Biofeedback Mastery

Biofeedback Mastery

Have you ever wondered what Biofeedback is all about? Uncover these unique information on Biofeedback! Are you in constant pain? Do you wish you could ever just find some relief? If so, you are not alone. Relieving chronic pain can be difficult and frustrating.

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The field of behavioral medicine was initiated in part because of the scientific and public interest in the reported success of biofeedback as a treatment modality. Biofeedback of EEG contributed to this initial enthusiasm and continued to be an important modality for biofeedback treatment. Our search terms yielded a relatively small number of applications of EEG biofeedback to physical disease. EEG biofeedback often is offered as a relaxation technique. Indeed our review suggests that EEG biofeedback assists patients with coping with their disease, although specific changes in the EEG do not seem to mediate this. Biofeedback has application to cardiovascular disease, but feedback of cardiovascular rather than EEG measures is more common. EEG biofeedback studies typically focus on patient stress rather than on cardiovascular outcomes. A case study by Norris and colleagues (2001) seems to typify the area and it also cites a number of excellent early reviews of EEG biofeedback. In their...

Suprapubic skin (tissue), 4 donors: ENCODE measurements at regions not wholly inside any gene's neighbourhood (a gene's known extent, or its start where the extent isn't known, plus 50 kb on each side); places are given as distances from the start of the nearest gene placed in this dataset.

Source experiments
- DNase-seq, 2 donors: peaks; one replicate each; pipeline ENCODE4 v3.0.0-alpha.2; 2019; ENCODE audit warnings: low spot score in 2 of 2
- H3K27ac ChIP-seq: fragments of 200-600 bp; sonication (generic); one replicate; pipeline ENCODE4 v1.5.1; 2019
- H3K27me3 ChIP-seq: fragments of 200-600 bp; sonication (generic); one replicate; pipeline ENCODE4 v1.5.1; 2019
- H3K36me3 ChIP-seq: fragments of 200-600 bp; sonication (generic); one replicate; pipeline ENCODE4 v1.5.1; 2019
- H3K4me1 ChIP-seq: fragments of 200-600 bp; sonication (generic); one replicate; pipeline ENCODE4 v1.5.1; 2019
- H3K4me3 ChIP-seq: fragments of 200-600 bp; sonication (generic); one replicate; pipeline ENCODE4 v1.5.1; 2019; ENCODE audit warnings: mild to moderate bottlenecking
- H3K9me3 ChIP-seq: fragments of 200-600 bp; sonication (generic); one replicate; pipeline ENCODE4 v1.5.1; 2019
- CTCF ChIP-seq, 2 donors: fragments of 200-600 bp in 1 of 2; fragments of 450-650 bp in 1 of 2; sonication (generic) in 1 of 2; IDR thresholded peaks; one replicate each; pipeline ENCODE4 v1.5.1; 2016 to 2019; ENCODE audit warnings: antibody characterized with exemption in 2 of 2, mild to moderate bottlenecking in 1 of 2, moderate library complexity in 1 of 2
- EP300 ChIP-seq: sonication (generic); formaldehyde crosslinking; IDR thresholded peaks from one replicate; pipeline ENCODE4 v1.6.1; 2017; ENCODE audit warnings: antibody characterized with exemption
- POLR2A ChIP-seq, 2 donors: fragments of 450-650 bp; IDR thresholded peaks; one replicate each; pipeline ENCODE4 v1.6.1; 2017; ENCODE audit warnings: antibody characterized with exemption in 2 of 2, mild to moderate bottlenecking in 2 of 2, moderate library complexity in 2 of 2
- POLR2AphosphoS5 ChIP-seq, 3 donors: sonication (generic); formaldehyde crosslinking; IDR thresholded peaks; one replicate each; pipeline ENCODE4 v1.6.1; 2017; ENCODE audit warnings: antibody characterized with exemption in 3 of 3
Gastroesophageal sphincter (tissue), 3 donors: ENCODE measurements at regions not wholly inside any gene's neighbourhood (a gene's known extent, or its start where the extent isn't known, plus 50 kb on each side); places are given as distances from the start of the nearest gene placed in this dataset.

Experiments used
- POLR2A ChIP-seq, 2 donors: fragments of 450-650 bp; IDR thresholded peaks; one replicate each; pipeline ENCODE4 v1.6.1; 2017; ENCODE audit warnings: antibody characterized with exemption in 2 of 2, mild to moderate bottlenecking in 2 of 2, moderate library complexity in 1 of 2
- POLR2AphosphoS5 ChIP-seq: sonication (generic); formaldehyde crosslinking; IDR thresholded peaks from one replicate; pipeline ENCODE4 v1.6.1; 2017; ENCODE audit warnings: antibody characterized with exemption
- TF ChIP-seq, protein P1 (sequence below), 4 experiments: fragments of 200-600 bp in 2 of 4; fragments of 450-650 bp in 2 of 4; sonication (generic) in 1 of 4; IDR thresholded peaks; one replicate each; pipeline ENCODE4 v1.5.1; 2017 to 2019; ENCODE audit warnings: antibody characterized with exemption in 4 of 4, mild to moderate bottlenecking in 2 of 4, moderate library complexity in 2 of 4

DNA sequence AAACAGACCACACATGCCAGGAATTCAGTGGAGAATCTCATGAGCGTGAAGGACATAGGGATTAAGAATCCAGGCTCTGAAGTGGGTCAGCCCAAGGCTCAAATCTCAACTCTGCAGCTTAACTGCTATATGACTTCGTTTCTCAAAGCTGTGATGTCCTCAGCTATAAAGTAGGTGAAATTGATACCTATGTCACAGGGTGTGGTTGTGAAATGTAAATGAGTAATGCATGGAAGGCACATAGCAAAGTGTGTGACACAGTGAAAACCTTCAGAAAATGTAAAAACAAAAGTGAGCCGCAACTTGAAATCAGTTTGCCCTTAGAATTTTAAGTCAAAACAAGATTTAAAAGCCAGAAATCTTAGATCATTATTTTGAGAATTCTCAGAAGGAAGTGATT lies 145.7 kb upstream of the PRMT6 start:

Alternativecomplimentary Treatment

Alternative medicine has been defined as the use of various treatment modalities that are not usually used in traditional medicine, taught in medical schools, or covered by insurance companies. Terminology, however, is changing and these treatments are being incorporated more and more into traditional therapies and hence the term complimentary medicine is now used more frequently (Complimentary-Alternative Medicine CAM ). In 1991, the National Institutes of Health (NIH) established the office for Alternative Medicine to address the growing use of these treatments. It has been estimated that two-thirds of the American population has used some form of CAM (59). Of importance, 70 ofthose patients using CAM did not disclose this use to their physician (60). In 1998 the Alternative Medicine office changed its name to the National Center for Complimentary and Alternative Medicine (NCCAM). Alternative therapies include things such as imagery, biofeedback, acupuncture, reiki, dietary...